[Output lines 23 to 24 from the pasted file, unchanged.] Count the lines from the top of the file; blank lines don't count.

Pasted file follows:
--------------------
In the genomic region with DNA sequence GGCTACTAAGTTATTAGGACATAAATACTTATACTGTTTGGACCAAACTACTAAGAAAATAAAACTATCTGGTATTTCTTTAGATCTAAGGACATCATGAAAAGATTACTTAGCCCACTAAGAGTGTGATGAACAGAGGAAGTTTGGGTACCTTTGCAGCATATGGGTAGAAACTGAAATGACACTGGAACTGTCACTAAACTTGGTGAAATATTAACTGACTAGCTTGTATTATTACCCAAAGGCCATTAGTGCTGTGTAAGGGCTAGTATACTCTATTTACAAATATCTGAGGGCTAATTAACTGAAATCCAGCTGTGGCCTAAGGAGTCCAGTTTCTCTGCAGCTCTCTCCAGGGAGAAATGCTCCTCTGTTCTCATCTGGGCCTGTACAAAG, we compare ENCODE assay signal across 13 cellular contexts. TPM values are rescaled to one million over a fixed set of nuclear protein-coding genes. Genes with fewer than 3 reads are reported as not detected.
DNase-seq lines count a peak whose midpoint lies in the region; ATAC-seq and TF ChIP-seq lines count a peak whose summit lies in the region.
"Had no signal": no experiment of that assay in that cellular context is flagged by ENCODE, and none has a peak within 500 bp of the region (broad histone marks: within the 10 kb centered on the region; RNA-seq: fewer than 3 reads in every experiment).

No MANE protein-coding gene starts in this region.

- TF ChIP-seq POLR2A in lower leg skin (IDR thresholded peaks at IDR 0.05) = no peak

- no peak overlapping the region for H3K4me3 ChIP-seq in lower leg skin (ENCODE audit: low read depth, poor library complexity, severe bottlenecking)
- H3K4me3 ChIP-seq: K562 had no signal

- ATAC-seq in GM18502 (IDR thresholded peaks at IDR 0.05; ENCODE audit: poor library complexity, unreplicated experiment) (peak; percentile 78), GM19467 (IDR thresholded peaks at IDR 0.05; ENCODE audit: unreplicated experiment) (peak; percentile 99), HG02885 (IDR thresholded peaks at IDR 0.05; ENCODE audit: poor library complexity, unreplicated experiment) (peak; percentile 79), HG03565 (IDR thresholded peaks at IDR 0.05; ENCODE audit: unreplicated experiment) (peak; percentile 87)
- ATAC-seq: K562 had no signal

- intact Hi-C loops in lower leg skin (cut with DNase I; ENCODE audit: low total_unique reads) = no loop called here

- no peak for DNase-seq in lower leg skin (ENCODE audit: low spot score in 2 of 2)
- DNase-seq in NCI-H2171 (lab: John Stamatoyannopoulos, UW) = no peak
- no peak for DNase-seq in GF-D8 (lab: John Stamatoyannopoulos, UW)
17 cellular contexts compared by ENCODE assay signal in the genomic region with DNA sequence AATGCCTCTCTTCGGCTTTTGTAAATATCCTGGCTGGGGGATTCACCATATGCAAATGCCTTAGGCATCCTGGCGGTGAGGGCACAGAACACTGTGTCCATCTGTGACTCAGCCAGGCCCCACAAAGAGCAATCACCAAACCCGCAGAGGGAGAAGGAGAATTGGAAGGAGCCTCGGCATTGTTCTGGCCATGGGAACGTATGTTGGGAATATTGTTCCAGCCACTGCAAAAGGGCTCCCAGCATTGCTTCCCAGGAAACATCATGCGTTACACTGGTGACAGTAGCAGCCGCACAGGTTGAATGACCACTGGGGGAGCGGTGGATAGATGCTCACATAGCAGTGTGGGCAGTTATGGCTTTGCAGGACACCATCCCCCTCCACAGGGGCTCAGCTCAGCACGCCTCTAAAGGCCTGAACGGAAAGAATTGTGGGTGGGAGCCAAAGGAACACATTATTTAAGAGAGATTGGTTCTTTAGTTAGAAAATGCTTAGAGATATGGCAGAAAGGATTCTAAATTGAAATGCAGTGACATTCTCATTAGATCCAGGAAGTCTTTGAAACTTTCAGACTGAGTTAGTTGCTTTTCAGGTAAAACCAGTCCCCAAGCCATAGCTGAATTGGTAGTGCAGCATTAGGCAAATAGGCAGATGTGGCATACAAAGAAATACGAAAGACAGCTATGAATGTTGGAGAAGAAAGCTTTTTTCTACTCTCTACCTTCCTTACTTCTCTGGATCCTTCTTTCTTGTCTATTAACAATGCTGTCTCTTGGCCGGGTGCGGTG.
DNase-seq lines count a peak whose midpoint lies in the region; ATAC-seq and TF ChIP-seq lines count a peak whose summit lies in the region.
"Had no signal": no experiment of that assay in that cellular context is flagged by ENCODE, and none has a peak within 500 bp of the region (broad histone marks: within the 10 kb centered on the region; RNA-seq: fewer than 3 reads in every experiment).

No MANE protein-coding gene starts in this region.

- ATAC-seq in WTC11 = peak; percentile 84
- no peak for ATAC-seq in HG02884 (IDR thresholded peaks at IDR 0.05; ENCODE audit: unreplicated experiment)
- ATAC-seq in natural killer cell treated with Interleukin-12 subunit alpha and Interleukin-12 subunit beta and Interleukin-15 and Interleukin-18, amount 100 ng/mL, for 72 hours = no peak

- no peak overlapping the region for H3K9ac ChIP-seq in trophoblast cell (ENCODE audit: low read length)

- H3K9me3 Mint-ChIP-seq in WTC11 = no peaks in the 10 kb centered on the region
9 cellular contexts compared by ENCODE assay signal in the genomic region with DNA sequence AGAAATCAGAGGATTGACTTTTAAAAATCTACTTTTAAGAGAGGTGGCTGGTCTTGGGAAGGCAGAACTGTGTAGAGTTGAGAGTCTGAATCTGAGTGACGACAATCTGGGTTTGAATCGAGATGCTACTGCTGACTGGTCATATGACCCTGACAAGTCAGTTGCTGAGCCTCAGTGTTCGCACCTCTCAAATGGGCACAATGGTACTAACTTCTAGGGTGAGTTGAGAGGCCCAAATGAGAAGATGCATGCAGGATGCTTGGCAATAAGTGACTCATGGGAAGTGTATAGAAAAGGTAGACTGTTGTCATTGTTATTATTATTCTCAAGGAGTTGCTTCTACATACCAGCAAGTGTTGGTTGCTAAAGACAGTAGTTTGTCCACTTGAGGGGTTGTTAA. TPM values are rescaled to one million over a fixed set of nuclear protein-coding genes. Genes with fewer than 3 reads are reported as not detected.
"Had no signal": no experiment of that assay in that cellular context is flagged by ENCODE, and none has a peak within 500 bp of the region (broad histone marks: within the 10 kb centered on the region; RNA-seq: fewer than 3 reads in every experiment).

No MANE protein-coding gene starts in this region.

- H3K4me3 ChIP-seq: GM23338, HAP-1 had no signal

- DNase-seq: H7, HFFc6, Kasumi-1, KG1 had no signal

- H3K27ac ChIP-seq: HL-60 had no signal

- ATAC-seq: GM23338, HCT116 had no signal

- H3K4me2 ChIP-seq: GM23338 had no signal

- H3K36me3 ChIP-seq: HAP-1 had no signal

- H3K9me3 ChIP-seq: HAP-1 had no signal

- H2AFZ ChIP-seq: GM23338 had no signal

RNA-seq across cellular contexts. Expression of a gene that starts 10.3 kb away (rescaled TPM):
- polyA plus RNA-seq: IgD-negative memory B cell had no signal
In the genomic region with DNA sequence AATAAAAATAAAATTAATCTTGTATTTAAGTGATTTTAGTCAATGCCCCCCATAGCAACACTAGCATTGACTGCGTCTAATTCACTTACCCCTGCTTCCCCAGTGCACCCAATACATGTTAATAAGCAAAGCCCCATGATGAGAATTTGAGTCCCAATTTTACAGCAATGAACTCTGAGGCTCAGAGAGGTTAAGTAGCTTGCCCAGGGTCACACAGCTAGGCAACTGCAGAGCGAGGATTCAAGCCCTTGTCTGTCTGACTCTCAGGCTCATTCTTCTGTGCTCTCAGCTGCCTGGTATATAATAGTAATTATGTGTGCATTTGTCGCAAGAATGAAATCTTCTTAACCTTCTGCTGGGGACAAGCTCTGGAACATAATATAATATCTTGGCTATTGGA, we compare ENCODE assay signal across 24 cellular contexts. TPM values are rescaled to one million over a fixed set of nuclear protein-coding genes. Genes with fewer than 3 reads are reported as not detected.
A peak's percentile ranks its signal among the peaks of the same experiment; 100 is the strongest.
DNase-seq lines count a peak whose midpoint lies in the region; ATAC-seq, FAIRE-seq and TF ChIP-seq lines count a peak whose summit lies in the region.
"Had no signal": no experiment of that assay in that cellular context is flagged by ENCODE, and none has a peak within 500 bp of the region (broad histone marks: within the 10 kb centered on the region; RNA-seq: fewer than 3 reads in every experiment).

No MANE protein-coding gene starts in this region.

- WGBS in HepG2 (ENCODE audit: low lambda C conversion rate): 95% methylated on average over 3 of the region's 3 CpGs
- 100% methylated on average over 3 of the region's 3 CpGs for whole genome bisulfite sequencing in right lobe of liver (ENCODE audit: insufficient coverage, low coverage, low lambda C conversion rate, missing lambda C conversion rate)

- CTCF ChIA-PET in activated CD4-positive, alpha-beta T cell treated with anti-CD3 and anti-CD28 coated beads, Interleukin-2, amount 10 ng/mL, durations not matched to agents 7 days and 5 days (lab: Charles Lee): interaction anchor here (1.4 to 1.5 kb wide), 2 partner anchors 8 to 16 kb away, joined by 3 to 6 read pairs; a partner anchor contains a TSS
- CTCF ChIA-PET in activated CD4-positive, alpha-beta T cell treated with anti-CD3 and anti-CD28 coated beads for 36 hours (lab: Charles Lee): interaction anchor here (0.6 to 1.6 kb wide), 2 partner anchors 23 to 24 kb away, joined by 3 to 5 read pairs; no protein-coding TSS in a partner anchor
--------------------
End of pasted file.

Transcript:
9 cellular contexts compared by ENCODE assay signal in the genomic region with DNA sequence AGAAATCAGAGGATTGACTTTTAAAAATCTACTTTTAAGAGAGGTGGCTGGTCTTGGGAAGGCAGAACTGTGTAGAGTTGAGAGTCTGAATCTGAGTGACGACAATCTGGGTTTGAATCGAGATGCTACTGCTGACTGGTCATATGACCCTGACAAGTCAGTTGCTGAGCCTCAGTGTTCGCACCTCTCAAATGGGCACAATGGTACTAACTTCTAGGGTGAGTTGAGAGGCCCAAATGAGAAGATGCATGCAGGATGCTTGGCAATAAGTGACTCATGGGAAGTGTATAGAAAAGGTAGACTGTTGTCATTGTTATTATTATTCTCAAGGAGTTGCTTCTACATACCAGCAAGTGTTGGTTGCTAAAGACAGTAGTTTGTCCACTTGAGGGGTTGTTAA. TPM values are rescaled to one million over a fixed set of nuclear protein-coding genes. Genes with fewer than 3 reads are reported as not detected.
"Had no signal": no experiment of that assay in that cellular context is flagged by ENCODE, and none has a peak within 500 bp of the region (broad histone marks: within the 10 kb centered on the region; RNA-seq: fewer than 3 reads in every experiment).